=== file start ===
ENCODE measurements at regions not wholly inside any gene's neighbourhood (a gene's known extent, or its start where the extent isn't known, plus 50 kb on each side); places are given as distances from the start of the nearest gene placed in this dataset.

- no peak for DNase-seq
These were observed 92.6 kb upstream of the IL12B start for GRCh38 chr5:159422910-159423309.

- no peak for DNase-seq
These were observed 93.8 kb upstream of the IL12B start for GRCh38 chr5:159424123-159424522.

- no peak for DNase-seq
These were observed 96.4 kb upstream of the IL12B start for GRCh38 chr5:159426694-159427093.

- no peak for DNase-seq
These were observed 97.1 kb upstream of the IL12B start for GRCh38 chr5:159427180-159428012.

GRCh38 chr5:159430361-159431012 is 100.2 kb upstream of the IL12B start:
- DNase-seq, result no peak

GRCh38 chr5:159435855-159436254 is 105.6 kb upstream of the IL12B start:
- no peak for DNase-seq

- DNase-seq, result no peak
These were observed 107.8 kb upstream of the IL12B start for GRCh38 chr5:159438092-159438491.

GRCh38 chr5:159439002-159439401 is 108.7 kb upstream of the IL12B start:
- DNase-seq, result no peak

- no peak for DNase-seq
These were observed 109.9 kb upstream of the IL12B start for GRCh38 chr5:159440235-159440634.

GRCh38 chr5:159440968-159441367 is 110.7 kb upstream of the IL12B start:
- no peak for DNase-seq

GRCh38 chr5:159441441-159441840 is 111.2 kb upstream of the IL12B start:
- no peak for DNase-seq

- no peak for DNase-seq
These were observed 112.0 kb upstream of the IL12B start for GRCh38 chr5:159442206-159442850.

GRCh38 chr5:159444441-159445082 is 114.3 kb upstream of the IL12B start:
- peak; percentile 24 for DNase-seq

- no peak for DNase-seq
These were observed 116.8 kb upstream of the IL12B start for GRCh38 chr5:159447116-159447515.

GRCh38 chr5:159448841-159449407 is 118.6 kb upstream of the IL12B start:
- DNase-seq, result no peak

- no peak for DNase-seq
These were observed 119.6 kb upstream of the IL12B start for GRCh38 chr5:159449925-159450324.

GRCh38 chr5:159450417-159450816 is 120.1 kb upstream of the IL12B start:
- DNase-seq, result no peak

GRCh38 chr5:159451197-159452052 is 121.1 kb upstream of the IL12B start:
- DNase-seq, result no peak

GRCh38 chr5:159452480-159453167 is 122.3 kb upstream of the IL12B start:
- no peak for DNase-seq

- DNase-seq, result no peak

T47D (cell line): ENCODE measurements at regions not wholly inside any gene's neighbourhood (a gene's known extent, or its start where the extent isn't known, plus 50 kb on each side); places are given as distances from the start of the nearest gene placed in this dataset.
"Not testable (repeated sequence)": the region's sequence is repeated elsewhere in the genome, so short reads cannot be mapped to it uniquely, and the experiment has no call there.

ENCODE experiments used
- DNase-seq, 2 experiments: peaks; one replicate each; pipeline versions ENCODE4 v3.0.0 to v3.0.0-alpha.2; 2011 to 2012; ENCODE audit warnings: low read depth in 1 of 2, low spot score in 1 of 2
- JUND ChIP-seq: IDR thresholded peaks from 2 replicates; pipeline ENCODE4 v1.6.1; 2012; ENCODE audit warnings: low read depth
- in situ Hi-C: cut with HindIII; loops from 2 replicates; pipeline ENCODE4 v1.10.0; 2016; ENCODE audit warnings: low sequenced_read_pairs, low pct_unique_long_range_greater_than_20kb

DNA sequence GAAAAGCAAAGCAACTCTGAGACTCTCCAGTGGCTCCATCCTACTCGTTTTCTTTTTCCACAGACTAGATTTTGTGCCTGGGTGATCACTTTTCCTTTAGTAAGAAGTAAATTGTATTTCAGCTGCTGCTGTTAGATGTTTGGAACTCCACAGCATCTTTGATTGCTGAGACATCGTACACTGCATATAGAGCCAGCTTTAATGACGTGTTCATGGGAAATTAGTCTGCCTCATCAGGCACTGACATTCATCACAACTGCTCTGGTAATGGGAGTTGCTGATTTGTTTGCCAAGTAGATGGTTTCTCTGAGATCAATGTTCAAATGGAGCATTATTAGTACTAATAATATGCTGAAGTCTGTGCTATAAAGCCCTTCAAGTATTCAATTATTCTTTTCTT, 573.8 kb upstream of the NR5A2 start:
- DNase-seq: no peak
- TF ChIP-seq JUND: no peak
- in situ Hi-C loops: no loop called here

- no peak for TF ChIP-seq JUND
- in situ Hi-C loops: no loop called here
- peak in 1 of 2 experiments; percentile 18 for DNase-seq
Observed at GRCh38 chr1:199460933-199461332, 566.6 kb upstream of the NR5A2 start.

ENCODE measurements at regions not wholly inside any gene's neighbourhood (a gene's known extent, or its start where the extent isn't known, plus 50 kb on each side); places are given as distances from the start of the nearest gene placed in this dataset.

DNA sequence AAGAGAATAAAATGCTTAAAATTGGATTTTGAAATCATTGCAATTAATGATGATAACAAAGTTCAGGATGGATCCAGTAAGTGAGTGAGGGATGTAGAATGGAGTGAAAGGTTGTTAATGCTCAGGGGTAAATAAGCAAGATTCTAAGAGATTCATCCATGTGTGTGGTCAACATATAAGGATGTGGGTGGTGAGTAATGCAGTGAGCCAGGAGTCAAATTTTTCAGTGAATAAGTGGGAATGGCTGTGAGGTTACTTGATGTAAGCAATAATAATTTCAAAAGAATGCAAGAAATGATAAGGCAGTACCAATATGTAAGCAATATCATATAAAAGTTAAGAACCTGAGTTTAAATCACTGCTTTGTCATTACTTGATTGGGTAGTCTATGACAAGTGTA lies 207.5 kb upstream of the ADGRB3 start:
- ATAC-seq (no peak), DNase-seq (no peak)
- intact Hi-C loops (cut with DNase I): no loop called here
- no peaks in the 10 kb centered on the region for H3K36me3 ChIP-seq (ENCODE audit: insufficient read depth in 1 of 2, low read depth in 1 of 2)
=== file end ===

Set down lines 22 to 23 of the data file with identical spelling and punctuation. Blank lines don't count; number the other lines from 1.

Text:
GRCh38 chr5:159441441-159441840 is 111.2 kb upstream of the IL12B start:
- no peak for DNase-seq